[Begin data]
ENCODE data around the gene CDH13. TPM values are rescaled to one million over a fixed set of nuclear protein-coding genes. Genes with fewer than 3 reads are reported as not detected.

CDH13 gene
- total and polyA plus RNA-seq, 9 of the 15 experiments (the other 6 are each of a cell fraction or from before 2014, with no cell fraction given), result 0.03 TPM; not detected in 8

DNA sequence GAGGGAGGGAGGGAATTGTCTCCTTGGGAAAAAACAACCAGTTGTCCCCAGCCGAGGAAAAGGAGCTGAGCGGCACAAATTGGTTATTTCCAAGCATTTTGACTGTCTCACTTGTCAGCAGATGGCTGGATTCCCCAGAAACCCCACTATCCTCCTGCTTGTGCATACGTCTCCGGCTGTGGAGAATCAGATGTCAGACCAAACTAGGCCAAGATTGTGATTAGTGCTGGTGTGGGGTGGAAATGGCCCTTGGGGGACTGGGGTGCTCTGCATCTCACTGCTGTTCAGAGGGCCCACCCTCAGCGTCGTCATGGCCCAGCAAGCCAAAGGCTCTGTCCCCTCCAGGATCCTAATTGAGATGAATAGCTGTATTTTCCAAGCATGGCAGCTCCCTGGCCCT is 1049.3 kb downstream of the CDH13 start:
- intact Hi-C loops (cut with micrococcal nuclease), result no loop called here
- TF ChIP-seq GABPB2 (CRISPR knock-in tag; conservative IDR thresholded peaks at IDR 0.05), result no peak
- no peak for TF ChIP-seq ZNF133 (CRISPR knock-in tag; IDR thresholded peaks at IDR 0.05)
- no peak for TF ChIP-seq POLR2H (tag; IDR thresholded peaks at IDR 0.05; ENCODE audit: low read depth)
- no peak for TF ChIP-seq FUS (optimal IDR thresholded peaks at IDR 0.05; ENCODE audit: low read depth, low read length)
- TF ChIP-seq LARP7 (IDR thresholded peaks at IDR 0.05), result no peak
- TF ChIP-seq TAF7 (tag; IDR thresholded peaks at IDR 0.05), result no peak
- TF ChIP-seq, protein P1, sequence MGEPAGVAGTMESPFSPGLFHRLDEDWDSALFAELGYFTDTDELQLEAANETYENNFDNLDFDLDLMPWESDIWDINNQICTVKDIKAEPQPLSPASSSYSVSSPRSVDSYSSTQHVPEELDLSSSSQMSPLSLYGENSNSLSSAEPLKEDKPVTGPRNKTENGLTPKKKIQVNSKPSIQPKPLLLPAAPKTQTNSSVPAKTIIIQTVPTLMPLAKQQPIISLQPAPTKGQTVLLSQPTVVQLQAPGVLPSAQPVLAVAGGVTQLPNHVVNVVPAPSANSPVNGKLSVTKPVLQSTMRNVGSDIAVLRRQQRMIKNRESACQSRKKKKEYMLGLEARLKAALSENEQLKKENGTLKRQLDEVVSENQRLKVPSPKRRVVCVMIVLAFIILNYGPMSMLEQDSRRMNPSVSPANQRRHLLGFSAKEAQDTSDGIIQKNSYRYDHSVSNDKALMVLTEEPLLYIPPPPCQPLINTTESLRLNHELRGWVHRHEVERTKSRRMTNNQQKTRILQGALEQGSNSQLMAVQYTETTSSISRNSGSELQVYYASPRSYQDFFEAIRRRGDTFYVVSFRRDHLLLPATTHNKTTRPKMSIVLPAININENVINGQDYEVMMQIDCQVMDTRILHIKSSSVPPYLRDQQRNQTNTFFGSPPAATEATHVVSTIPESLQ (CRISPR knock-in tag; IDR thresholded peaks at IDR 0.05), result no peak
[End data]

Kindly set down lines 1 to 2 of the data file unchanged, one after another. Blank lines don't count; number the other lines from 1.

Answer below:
ENCODE data around the gene CDH13. TPM values are rescaled to one million over a fixed set of nuclear protein-coding genes. Genes with fewer than 3 reads are reported as not detected.

CDH13 gene